DRIVERS: EUGENE CHABOUD

Name: Eugene Chaboud
Nationality: France
Date of birth: April 12, 1907 - Lyons
Date of death: December 28, 1983 - Montfermeil

The son of a successful businessman, Chaboud was a successful athlete in his youth but after meeting Jean Tremoulet he became interested in motor racing, making his debut in 1936 in a Delahaye sportscar. The following year he raced in a variety of hillclimbs and local races but entered the Le Mans 24 Hours with Tremoulet. He won his first event at the end of the year at the Lapize hillclimb course at Montlhery. The following year, teamed with Tremoulet again, he won the Le Mans 24 Hours in a Delahaye and later in the year showed his abilities as an all-rounder by winning the Chamonix Rally in a Lancia.

In 1939 he established Ecurie Francia and won a second major victory in the Paris-Nice road race. His racing career was revived after the war when he took part in the very first postwar race in the Bois de Boulogne, finishing third behind Jean-Pierre Wimille and Raymond Sommer in the Coupe des Prisonniers in his underpowered Delahaye. In 1946 he won the Belgian GP, a sportscar race and had a number of good placings in French events. The following year he was recruited by Ecurie France and became French Champion, using both Delahayes and Talbot-Lago machinery but when Ecurie France and Delahaye split the following year Chaboud established Ecurie Lutetia with Charles Pozzi and continued to run with Delahayes, racing in a variety of international events, his best result being fourth place in the GP des Nations in Geneva.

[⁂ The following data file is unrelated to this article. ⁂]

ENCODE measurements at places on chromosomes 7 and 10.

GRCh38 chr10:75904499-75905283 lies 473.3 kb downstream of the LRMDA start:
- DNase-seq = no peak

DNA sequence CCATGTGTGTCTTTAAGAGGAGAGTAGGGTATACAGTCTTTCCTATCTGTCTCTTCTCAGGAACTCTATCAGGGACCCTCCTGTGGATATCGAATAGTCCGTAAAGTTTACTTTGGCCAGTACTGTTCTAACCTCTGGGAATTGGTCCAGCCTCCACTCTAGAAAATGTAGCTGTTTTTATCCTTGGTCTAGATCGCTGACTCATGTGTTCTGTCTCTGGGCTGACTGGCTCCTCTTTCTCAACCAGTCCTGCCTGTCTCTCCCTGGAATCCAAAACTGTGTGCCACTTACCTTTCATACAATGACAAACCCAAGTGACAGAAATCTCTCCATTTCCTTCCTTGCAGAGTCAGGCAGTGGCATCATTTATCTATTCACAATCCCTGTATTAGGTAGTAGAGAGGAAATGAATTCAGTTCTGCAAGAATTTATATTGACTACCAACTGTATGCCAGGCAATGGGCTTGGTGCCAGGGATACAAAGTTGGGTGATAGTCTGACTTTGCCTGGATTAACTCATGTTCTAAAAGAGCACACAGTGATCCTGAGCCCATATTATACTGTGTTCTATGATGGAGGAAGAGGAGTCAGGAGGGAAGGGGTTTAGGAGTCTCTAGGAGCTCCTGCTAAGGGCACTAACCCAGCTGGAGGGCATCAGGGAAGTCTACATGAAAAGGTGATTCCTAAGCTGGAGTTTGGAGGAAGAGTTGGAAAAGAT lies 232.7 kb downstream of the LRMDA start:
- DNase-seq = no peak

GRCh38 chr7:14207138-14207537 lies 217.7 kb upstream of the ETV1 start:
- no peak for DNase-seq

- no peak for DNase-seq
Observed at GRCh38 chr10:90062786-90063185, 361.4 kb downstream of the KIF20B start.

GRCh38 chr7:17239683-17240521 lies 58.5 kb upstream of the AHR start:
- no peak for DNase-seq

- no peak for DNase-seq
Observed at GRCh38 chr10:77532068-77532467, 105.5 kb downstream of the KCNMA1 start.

The Delahaye racers were not competitive in 1949 and for a period Chaboud concentrated on his secondhand car business but the lure of the sport was strong and he continued to compete at Le Mans and on the Monte Carlo Rally (he finished second in 1950 in a Simca). In 1950 he raced in the new World Championship on several occasions in Talbot-Lagoes, his best result being fifth place at Reims, when he took over Philippe Etancelin's car in mid-race.

In 1951 he was involved in a nasty accident during the Le Mans 24 Hours and having been trapped under the car, he decided that it was time to stop racing. He continued to compete in rallying until 1953 and then retired to run his business.

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